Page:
JOURNAL ARTICLE

Endonasal microscopic removal of clival chordomas

Nasrin Fatemi, Joshua R Dusick, Alessandra A Gorgulho, Carlos A Mattozo, Parham Moftakhar, Antonio A F De Salles, Daniel F Kelly
Surgical Neurology 2008, 69 (4): 331-8
18234296

INTRODUCTION: Clival chordomas have traditionally been removed using a variety of anterior and lateral skull base approaches. Herein, we evaluate the outcomes of patients who underwent an extended endonasal transsphenoidal removal of a clival chordoma.

METHOD: All consecutive patients with a clival chordoma treated using an endonasal microscope approach were identified. In 8 cases, frameless surgical navigation was used, and in 4 cases, endoscopic assistance was used. Patients treated with prior radiotherapy were excluded.

RESULT: Over 5 years, 18 procedures were performed on 14 patients (7 females; mean age, 47 years). Patients were followed from 3 to 58 months (median, 20 months). Mean tumor diameter was 32 +/- 17 mm; 7 (50%) patients had intradural extension. Postoperative MRIs after the initial operation showed gross total, near-total (>90%), and subtotal resection in 43%, 43%, and 14% of patients, respectively. Use of the endoscope was associated with gross total or near-total tumor removal in 4 of 4 cases. Tumor regrowth occurred in 2 (14%) cases 10 and 12 months after the initial surgery and before radiotherapy. Two patients had multiple operations, in one as a planned staged operation, and in the other, 3 additional debulkings were performed despite an initial gross total removal. Nine patients, all with CS invasion, had subsequent stereotactic radiation. Of 10 patients with cranial neuropathy, 80% improved or resolved including 75% and 67% of sixth and fifth CN palsies, respectively. Complications included one each of adrenal insufficiency and chemical meningitis. There were no CSF leaks or new neurological deficits.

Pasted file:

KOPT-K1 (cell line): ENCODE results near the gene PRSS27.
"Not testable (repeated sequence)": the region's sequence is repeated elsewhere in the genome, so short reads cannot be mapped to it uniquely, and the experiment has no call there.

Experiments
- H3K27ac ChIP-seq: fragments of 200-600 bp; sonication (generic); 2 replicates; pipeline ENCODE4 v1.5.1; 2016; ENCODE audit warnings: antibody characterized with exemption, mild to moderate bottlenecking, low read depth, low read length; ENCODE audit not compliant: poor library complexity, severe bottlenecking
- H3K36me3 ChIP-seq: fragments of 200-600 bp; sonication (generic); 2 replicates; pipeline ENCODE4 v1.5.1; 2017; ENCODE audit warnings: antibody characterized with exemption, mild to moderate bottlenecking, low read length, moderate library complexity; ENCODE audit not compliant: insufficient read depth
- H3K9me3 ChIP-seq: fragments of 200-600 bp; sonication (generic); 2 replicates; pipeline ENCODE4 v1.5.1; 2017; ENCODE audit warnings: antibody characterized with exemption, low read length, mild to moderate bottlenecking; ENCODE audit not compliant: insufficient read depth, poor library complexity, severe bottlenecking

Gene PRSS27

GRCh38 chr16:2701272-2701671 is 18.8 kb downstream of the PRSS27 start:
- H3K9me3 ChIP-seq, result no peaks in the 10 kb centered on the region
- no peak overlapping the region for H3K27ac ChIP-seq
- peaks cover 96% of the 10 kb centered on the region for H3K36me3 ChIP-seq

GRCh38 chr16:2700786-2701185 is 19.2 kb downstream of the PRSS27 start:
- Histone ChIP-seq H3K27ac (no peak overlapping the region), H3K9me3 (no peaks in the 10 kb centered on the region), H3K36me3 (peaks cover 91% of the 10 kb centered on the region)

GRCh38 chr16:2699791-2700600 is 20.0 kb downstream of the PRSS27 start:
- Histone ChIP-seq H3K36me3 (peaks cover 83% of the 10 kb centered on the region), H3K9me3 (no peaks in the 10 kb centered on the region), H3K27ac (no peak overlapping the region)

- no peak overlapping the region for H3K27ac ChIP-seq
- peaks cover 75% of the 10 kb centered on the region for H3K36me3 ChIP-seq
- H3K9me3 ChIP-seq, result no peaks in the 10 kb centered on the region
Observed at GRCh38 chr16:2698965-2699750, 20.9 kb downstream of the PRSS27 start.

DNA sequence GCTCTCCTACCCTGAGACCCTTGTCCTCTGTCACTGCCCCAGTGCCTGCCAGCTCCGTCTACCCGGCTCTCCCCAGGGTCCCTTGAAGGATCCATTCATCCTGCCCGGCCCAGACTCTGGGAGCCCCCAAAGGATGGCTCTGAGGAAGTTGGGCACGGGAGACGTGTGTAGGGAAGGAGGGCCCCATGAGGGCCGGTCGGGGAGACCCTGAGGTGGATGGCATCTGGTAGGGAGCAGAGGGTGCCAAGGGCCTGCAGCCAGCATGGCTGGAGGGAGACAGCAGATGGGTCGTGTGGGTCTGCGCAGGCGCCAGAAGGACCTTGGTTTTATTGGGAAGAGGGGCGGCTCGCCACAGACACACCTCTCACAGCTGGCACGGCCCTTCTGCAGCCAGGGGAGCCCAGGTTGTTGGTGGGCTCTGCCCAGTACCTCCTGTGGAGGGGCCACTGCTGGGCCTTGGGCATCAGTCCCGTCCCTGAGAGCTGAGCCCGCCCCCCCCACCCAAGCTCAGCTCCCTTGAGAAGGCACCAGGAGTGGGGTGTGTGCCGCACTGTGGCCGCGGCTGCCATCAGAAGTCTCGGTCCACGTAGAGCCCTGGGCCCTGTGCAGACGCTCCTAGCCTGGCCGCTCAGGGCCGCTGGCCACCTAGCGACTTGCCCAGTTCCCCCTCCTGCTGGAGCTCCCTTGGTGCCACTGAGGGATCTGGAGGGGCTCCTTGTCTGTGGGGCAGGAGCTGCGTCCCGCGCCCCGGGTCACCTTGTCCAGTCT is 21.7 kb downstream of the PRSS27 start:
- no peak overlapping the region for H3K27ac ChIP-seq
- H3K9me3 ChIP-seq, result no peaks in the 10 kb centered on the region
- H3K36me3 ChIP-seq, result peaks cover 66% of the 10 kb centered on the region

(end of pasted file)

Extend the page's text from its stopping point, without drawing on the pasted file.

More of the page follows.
CONCLUSION: In this small series with relatively short follow-up, endonasal microscopic removal of clival chordomas proved safe and elfective with gross total or near-total removal in 86% of patients and improvement of cranial neuropathy in 80% of patients. Endoscopy for aiding tumor removal and assessing completeness of resection, as well as surgical navigation, are recommended for all cases.

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